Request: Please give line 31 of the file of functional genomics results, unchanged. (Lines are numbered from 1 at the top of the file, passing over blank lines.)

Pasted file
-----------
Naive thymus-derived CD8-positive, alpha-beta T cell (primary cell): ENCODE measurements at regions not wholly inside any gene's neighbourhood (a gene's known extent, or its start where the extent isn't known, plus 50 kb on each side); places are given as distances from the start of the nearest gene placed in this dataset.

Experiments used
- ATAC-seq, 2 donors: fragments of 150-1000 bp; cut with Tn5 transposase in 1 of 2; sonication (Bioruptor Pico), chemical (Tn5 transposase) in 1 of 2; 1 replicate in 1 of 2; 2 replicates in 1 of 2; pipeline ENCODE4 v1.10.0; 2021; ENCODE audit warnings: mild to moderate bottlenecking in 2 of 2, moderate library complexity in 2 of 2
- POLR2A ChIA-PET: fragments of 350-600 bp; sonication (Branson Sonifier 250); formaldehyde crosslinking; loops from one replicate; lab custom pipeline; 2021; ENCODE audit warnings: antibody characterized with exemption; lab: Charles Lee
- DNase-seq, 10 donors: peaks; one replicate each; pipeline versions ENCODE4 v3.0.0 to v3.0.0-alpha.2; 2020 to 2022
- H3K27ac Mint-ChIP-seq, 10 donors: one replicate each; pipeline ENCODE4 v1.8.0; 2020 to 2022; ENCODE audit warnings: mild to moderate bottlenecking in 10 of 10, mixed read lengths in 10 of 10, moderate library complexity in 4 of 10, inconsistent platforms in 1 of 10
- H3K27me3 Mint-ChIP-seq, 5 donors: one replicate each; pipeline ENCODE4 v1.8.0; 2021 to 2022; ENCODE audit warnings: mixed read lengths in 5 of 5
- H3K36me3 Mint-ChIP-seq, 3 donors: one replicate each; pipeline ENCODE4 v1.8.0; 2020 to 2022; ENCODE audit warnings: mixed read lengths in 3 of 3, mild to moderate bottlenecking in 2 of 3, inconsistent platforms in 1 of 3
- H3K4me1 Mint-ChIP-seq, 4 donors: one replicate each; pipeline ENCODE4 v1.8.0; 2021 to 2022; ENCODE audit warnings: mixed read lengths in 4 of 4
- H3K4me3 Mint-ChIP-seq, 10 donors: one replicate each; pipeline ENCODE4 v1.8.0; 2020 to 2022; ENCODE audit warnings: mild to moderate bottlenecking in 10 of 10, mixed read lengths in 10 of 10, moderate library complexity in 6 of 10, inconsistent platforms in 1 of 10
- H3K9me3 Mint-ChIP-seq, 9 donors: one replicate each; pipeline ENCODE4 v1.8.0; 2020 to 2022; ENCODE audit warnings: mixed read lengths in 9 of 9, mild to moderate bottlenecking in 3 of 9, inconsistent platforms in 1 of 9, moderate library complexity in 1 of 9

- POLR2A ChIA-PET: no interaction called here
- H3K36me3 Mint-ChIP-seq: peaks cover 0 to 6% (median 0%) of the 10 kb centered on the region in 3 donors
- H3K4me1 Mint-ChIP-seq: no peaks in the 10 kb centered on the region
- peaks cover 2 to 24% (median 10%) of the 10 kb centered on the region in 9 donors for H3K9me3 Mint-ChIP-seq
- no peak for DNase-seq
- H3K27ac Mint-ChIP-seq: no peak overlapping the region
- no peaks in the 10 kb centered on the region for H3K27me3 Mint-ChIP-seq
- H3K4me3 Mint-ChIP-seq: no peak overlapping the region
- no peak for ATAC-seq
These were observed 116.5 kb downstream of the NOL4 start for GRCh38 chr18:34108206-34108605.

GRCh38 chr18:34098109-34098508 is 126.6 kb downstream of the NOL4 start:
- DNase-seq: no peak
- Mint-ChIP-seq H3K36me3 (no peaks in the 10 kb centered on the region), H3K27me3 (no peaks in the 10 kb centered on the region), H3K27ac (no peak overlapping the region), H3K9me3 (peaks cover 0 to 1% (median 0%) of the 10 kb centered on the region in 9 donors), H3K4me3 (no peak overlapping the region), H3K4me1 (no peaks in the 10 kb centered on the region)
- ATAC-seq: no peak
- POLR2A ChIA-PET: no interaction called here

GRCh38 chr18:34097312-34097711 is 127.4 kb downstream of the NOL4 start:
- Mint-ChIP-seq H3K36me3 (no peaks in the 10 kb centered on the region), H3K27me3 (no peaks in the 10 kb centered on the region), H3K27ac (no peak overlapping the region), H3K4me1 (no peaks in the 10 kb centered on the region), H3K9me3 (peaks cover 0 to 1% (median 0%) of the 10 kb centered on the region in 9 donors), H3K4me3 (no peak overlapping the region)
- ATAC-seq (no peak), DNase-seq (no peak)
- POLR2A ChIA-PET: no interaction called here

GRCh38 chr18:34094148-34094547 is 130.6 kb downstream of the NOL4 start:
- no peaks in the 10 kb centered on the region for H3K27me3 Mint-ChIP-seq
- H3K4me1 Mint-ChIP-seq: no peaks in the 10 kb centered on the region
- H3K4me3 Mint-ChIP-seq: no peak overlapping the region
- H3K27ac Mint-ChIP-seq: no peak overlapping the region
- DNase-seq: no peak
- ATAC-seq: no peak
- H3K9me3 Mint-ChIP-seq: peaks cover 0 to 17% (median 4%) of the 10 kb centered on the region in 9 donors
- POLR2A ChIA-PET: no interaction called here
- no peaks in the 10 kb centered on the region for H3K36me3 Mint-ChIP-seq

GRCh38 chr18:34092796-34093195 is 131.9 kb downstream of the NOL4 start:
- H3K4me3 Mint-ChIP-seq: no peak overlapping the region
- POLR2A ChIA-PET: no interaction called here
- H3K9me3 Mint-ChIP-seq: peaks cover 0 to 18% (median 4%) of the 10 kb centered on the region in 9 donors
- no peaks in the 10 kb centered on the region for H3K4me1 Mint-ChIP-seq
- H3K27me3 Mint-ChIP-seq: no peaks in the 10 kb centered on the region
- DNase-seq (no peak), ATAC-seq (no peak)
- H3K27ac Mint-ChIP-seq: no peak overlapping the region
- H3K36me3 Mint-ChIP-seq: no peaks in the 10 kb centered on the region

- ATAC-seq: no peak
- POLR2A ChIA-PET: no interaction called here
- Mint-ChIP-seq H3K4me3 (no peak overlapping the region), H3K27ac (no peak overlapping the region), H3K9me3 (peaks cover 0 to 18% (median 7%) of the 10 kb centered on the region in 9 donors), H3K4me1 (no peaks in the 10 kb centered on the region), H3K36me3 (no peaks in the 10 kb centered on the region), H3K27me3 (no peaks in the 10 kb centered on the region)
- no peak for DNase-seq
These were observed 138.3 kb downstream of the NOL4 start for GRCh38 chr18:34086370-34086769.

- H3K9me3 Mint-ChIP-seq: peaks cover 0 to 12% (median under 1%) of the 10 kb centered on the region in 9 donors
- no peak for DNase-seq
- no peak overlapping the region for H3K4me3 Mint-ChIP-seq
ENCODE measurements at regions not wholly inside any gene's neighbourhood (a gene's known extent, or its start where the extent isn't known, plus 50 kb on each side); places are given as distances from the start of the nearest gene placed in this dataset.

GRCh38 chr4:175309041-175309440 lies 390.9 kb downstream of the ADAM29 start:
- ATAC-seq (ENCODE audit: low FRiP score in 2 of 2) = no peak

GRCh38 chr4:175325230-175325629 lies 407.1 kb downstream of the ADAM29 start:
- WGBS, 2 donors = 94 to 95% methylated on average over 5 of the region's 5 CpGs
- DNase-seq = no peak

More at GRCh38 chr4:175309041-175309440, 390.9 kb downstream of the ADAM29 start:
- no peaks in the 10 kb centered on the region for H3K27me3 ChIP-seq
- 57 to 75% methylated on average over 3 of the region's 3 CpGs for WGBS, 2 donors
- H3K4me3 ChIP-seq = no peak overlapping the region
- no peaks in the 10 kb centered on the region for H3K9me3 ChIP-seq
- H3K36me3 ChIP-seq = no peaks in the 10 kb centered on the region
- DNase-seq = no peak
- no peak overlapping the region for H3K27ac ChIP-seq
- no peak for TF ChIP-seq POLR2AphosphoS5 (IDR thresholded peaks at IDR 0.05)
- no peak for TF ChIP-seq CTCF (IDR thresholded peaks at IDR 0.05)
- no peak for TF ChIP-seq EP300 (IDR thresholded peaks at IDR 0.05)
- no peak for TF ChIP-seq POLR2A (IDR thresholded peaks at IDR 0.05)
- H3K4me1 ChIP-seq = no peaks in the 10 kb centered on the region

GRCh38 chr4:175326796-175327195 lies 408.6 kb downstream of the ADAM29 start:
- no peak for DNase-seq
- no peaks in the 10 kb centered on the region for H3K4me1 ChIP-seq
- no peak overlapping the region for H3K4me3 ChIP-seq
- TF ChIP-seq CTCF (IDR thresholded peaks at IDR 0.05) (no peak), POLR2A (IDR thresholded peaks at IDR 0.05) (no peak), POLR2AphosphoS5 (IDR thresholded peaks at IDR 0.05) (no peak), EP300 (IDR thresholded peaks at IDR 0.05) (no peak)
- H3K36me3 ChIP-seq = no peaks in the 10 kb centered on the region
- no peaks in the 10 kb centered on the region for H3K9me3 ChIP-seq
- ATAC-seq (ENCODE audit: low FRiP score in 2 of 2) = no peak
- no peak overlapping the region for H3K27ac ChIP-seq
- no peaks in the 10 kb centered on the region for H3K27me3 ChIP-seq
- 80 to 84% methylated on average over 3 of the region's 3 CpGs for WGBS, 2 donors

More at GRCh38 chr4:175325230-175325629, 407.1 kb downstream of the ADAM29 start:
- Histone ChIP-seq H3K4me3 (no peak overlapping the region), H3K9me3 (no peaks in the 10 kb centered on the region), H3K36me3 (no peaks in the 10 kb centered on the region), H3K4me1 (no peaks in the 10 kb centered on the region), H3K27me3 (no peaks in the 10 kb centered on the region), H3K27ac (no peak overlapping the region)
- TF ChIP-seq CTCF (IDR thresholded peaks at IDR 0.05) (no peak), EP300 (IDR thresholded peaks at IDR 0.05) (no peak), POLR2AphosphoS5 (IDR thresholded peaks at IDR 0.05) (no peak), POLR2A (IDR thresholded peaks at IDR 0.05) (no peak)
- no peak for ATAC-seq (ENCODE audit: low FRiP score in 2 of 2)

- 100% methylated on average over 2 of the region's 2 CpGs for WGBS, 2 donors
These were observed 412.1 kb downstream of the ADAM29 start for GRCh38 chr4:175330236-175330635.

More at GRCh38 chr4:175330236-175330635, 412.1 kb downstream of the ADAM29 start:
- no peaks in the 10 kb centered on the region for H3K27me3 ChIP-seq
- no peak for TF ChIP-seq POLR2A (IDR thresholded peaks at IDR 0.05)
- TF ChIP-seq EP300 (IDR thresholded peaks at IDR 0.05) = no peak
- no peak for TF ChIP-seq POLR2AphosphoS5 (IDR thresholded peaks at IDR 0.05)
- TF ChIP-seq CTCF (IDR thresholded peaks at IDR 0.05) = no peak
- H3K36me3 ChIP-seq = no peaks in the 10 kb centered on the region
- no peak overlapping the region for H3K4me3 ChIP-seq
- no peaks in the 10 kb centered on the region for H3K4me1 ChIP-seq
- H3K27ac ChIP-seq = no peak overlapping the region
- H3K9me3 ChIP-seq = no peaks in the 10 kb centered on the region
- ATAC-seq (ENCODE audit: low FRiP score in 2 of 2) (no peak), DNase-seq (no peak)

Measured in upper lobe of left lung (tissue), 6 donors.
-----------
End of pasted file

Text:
GRCh38 chr18:34094148-34094547 is 130.6 kb downstream of the NOL4 start: